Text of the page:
Work commences on West Sussex solar farm

Work commences on West Sussex solar farm

1,500 homes to benefit from low carbon energy

Work has now commenced on site for the new 4.85MWp Solar Farm on Tangmere Airfield, West Sussex. Occupying 25 acres of council owned land, it is expected to be fully operational by October, providing enough clean energy to power more than 1,500 local homes.

The solar farm is the first of its kind to be delivered by Your Energy Sussex and Carillion, and marks the start of a large-scale programmethat will include further solar farm developments and solar installations on business premises and social housing to provide low-cost, low-carbon electricity to tenants.

Stephen Hodgson, project director at Carillion comments: “This is an exciting time for our partnership with Your Energy Sussex. We have spent the last few months ensuring the ground is clear of unexploded ordnance as this site was previously an active wartime airfield. We are now working closely with our partner Solarcentury who are leading on the construction of the project and have extensive experience delivering solar projects for councils, community energy groups and private businesses”.

Construction commenced on site this week, and the project will take around three months to build and connect to the local grid. During this time Solarcentury will be planting 300m of trees and hedgerows to infill existing hedges; this will ensure the site is well screened and therefore that it is aesthetically pleasing for local residents. Work has also taken place on site to create habitats for native species.

The electricity generated will be sold to the National Grid, earning more than £13 million through feed-in tariffs over 20 years. The project will cost £5.2 million to build and pay for itself in less than ten years. Planning permission has been granted for 25 years, which will allow the site to return to its previous state if it is no longer needed as a solar farm.
West Sussex County Council Leader Louise Goldsmith said: “The new solar farm will reduce our carbon footprint and benefit the local community because the income generated will be used to fund energy efficiency schemes in the local community. This is especially helpful to the low income and vulnerable residents that may be at risk of fuel poverty.”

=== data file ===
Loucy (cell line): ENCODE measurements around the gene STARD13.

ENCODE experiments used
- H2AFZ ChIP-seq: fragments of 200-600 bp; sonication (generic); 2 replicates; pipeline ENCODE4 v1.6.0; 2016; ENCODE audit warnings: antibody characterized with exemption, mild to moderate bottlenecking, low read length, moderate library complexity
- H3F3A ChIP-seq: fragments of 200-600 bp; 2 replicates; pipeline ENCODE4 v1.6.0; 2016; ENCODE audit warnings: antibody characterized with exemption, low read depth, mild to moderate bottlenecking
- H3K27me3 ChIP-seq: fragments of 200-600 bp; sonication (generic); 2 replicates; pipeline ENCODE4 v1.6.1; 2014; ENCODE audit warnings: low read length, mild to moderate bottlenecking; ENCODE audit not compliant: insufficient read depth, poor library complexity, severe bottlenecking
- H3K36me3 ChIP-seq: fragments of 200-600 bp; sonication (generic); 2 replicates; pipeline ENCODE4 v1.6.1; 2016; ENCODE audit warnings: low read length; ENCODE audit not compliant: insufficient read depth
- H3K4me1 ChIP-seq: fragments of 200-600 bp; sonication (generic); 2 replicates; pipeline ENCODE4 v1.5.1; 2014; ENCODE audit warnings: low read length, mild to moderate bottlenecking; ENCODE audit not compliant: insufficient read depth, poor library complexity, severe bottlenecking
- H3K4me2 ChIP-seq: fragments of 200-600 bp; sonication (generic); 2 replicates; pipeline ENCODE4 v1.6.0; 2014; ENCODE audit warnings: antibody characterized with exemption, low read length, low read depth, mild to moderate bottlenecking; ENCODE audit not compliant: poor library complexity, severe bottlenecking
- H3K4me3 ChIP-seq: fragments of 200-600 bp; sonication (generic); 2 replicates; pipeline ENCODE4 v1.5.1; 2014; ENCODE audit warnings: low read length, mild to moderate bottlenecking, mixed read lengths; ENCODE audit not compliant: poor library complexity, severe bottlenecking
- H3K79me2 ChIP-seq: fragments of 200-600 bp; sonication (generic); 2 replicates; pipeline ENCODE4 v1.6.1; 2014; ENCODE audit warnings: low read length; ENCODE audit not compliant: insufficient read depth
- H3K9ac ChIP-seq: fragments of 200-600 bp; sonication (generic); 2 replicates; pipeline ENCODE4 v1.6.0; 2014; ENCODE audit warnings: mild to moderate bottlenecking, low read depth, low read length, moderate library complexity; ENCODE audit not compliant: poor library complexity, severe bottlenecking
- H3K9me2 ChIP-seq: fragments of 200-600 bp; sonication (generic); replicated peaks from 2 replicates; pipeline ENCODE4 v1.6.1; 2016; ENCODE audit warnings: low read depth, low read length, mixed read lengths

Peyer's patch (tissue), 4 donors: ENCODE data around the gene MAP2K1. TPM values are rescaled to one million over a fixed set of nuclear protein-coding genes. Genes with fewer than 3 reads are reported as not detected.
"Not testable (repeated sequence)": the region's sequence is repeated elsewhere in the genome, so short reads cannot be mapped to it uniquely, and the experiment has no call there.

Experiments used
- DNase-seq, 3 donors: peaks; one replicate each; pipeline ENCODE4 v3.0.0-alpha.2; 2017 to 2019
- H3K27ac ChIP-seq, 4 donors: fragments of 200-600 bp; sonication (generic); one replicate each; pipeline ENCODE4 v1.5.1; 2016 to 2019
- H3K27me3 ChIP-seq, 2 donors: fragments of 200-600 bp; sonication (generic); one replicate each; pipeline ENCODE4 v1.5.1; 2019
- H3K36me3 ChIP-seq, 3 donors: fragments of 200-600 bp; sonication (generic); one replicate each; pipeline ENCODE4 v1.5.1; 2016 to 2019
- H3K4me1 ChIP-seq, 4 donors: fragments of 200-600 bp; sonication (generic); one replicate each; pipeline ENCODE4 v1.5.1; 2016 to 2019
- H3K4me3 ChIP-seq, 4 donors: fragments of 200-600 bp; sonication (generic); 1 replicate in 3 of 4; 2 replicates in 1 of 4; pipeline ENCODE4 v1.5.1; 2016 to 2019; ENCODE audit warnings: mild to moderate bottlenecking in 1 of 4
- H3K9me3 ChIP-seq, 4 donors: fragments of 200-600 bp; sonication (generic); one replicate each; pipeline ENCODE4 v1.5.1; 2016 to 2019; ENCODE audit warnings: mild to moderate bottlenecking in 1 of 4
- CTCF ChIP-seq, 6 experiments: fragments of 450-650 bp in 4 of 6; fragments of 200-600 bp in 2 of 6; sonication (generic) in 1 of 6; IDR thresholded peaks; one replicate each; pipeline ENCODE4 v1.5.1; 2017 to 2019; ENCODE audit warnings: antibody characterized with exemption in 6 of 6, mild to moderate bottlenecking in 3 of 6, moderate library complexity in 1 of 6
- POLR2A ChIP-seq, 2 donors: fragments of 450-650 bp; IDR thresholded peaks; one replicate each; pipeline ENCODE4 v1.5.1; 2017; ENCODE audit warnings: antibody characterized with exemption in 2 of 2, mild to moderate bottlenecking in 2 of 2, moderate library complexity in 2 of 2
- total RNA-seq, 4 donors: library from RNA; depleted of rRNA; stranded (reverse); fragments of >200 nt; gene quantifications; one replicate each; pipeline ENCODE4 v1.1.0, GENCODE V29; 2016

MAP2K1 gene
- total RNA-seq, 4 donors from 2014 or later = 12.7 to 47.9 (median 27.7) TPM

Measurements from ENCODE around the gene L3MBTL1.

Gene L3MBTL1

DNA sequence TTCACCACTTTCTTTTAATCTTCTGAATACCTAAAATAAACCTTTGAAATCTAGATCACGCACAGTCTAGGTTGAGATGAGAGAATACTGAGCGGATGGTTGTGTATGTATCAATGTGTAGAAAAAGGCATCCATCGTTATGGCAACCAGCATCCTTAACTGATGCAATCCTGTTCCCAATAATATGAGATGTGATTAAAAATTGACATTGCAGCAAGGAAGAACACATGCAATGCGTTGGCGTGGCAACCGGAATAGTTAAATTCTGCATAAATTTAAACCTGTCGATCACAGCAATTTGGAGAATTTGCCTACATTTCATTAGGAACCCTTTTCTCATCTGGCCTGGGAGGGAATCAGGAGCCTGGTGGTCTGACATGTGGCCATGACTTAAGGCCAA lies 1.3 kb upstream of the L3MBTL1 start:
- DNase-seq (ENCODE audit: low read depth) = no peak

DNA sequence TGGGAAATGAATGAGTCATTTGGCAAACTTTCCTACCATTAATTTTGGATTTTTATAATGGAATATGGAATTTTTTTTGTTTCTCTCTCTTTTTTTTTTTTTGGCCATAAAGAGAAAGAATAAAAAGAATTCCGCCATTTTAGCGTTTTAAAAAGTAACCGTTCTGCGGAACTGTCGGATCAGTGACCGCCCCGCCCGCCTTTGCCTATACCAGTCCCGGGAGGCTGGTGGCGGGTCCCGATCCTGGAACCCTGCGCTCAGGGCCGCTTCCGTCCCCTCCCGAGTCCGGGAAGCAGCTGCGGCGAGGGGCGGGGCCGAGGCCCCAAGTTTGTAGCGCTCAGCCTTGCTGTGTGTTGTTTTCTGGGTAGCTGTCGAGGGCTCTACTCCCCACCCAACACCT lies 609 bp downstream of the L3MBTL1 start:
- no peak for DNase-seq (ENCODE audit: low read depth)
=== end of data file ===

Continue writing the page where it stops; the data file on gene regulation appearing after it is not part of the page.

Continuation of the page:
The site is positioned on land that is unused and unsuitable for agriculture and work has been carried out to improve habitats for native species. Sheep will also graze between the solar panels to help maintain the site on completion.

Notes to editors
In November 2020 Solarcentury joined forces with Statkraft – read the press release here

About Solarcentury: Established in 1998, Solarcentury is a leading global solar power company that develops, constructs, owns and operates utility-scale solar and smart technology. Solarcentury is known internationally for developing and building some of the largest utility-scale solar projects in the UK, the Netherlands, Spain, Kenya and Mexico, including pioneering projects such as the world’s first solar bridge at Blackfriars Station in Central London.
Solarcentury’s mission is to make a meaningful difference in the global fight against climate chaos by making solar power the dominant energy source worldwide. During Solarcentury’s 22-year history the business has helped solar power become mainstream, and our projects have generated 6 billion kWh of clean electricity, saving over 1.7 million tonnes of CO2 emissions.
About Statkraft: Statkraft is a leading company in hydropower internationally and Europe’s largest generator of renewable energy. The Group produces hydropower, wind power, solar power, gas-fired power and supplies district heating. Statkraft is a global company in energy market operations. Statkraft has 4,000 employees in 17 countries.

Solarcentury’s press office is available at